If it’s good enough for Judge Mikvah, it’s good enough for Justice Breyer

March 7th, 2011

Well not exactly, but that may as well be the title of Justice Breyer’s dissent in Milner v. Department of Navy. Because the Circuit courts (including DC Circuit macha, Judge Abner Mikvah) have interpreted a FOIA provision a certain way for 30 years, Justice Breyer would not disturb precedent. Mind you this case was 8-1. Here is his opening paragraph.

Justice Stevens has explained that, once “a statute hasbeen construed, either by this Court or by a consistent course of decision by other federal judges and agencies,” it can acquire a clear meaning that this Court should hesi-tate to change. See Shearson/American Express Inc. v. McMahon, 482 U. S. 220, 268 (1987) (opinion concurring inpart and dissenting in part) (emphasis added). See also Commissioner v. Fink, 483 U. S. 89, 104 (1987) (Stevens,J., dissenting); B. Cardozo, The Nature of the JudicialProcess 149 (1921). I would apply that principal to this case and accept the 30-year-old decision by the D. C. Cir-cuit in Crooker v. Bureau of Alcohol, Tobacco & Firearms, 670 F. 2d 1051 (1981) (en banc), as properly stating thelaw.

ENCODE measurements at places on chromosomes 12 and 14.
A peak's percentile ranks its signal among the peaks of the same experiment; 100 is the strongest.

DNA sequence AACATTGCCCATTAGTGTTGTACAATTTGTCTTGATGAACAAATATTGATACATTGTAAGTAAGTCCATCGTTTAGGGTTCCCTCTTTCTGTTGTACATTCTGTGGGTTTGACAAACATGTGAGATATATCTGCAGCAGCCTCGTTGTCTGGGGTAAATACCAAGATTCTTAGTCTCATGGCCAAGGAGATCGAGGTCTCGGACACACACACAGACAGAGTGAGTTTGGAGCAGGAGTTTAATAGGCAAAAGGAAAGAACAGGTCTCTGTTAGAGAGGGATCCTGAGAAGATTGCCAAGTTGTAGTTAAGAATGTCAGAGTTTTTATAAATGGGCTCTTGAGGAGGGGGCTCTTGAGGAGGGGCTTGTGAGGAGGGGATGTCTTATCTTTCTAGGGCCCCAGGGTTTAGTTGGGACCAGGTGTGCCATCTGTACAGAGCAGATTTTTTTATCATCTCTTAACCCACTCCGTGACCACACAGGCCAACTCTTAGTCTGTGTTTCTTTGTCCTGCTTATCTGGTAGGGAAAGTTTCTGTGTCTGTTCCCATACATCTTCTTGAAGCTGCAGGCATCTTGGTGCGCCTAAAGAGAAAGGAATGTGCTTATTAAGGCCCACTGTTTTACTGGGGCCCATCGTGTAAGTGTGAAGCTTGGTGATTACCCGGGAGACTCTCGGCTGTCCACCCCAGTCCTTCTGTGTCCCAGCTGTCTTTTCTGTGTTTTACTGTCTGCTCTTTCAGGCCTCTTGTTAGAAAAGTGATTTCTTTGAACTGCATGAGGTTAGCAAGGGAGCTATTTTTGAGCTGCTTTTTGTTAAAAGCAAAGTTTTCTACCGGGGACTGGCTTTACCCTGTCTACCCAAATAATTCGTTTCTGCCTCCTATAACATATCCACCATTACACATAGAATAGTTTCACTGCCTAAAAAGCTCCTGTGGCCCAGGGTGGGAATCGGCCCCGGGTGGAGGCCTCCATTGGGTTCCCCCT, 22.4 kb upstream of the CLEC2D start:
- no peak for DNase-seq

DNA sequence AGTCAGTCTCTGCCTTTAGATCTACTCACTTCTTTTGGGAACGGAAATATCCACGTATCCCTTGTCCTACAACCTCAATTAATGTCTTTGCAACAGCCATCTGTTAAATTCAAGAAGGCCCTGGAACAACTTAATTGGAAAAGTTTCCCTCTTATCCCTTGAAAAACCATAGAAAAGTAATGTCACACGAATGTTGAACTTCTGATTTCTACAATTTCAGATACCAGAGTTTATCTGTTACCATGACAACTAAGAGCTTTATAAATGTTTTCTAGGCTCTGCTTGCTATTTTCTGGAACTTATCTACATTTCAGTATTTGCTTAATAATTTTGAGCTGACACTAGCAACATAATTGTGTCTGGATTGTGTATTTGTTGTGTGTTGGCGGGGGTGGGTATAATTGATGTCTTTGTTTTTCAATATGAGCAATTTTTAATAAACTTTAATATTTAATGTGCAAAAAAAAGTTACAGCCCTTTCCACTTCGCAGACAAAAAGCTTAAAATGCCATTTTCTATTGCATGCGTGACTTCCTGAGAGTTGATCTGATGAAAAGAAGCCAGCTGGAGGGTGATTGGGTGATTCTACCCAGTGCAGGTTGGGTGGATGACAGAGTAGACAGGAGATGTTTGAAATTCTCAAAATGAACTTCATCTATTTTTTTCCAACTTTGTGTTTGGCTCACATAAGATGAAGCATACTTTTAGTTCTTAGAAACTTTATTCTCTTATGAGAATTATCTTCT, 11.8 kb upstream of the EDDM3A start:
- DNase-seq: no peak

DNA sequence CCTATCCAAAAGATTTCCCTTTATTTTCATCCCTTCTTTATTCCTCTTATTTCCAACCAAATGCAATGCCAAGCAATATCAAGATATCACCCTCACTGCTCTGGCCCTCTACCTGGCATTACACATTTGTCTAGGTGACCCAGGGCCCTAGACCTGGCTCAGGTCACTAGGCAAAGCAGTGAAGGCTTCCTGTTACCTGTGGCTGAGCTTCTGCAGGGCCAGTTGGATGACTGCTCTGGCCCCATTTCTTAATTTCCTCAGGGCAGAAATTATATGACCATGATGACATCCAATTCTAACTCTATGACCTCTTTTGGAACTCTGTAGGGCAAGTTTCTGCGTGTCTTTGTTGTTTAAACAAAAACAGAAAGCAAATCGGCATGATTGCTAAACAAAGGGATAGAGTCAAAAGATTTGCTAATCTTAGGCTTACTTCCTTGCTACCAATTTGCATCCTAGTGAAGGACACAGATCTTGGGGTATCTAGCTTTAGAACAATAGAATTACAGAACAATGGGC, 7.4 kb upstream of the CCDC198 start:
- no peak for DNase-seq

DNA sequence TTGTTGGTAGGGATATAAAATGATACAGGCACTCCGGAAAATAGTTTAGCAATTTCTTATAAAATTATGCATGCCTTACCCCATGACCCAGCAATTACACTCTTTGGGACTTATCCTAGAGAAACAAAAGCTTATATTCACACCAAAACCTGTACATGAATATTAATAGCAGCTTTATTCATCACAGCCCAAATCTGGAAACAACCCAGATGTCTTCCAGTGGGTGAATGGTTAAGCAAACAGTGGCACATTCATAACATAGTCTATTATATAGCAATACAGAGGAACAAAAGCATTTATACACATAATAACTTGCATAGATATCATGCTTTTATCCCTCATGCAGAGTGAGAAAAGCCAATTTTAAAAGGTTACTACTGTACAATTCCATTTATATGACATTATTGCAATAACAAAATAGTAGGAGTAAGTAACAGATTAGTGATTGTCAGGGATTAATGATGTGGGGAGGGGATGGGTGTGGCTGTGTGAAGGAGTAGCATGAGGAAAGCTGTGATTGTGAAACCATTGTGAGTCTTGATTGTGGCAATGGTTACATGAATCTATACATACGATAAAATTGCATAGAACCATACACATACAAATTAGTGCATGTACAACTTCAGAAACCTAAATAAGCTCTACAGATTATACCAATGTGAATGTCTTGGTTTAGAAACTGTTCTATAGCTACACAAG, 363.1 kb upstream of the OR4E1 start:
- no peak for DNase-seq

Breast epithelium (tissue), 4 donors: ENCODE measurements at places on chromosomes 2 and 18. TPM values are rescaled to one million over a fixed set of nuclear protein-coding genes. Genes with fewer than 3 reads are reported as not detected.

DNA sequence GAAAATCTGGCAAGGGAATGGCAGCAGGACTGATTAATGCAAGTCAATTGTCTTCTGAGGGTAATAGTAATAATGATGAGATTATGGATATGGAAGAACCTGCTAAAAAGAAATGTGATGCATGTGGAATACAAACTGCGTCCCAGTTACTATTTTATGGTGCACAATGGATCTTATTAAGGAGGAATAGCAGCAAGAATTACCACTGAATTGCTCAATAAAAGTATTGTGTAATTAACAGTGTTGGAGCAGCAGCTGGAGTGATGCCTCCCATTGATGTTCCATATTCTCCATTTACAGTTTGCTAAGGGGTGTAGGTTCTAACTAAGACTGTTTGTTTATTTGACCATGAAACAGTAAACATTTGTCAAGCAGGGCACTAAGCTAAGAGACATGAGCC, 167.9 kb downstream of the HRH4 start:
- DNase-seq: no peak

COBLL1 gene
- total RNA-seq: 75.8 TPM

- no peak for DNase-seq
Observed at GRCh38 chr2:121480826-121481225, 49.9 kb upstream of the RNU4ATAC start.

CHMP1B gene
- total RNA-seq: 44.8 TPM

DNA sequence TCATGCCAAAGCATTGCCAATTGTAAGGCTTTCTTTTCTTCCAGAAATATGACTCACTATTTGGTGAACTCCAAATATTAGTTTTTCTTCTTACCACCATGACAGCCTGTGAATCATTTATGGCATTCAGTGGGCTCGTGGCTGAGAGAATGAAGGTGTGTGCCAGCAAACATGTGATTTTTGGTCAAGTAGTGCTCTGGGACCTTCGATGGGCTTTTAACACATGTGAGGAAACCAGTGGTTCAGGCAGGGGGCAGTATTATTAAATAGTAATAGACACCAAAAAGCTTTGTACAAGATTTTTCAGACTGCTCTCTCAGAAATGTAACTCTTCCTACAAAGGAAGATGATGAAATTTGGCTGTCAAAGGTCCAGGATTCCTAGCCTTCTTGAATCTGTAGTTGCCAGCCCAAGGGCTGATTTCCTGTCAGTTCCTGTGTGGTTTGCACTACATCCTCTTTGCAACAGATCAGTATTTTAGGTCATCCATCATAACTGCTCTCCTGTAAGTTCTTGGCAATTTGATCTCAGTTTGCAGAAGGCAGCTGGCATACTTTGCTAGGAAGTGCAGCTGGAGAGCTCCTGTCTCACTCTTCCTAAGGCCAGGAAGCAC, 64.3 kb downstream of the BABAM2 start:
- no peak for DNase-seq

For one thing, the Crooker decision, joined by 9 of the 10sitting Circuit Judges, has been consistently followed, or favorably cited, by every Court of Appeals to have consid-ered the matter during the past 30 years. See ibid. (writ-ten by Judge Edwards, and joined by Chief Judge Robin-son and Judges Wright, MacKinnon, Robb, Wald, Mikva,and then-Judge Ginsburg, with Judge Tamm concurring in the result and Judge Wilkey dissenting);

In this obeisant paen to stare decisis, Justice Breyer would “let sleeping dogs lie.”

[1] Where the courts have already interpretedExemption 2, [2] where that interpretation has been consis-tently relied upon and followed for 30 years, [3] where Con-gress has taken note of that interpretation in amendingother parts of the statute, [4] where that interpretation isreasonable, [5] where it has proved practically helpful and achieved commonsense results, [6] where it is consistent with the FOIA’s overall statutory goals, [7] where a new and dif-ferent interpretation raises serious problems of its own,and [8] where that new interpretation would require Con-gress to act just to preserve a decades-long status quo,I would let sleeping legal dogs lie.

I suppose that is Justice Breyer’s 8-factor balancing test to determine when to abide by bad precedent. This should be facile for lower courts to apply.

Breyer is enigmatic. In some contexts he is all-too-eager to defer to precedents, in others he has no problem second-guessing other decisions.